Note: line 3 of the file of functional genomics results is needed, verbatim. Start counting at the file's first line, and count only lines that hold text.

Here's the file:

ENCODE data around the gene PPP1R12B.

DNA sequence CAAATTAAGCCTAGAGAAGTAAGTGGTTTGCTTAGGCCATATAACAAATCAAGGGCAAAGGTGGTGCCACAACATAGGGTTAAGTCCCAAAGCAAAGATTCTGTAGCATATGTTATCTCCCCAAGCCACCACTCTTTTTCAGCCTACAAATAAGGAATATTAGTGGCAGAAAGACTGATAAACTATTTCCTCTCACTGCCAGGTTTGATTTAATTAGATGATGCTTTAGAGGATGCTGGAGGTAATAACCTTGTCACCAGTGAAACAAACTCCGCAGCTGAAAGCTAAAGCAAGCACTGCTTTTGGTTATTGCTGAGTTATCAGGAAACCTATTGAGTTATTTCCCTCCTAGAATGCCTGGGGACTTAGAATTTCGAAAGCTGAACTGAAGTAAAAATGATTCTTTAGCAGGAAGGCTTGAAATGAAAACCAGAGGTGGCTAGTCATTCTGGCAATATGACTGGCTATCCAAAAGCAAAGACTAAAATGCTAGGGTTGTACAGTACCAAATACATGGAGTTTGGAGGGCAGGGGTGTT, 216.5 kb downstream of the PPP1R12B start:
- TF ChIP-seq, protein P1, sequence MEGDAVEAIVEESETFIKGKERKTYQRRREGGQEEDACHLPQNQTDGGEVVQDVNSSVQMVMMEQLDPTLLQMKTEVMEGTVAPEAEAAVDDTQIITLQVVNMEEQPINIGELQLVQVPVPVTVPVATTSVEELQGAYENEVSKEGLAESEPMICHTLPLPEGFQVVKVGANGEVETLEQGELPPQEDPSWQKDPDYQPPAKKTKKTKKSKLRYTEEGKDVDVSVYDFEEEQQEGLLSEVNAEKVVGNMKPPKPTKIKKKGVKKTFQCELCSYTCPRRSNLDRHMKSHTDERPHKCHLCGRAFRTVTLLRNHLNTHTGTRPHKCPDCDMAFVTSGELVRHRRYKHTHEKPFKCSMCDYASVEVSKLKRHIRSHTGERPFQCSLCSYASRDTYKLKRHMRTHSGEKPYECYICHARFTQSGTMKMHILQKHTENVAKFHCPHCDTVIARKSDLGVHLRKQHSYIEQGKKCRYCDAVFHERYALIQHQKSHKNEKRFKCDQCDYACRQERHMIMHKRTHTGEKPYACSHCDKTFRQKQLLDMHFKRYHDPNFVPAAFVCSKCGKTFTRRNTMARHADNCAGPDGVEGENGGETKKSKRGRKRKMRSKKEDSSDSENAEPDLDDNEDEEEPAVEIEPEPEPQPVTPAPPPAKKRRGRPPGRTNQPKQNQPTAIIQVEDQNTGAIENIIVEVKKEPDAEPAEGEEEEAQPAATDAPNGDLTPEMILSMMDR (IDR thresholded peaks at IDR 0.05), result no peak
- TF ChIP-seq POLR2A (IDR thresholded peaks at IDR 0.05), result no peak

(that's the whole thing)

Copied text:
- TF ChIP-seq, protein P1, sequence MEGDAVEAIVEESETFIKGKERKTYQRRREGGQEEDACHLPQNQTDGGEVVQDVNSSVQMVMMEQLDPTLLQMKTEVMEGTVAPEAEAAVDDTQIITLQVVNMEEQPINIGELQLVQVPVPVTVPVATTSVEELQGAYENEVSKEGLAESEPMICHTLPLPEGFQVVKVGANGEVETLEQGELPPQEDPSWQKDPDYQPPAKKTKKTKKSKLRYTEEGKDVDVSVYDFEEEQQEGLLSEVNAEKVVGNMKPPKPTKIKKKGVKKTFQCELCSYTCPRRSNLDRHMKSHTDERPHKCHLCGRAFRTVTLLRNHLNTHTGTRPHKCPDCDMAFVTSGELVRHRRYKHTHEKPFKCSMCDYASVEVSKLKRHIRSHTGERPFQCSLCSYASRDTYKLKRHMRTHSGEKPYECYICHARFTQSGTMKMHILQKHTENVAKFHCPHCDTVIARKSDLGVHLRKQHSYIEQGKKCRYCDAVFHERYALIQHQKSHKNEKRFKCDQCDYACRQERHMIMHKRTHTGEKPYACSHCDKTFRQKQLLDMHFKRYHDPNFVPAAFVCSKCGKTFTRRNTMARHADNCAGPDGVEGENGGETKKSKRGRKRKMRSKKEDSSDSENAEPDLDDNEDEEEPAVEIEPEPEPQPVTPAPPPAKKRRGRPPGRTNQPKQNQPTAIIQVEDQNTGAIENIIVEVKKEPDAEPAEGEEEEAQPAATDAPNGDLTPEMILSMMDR (IDR thresholded peaks at IDR 0.05), result no peak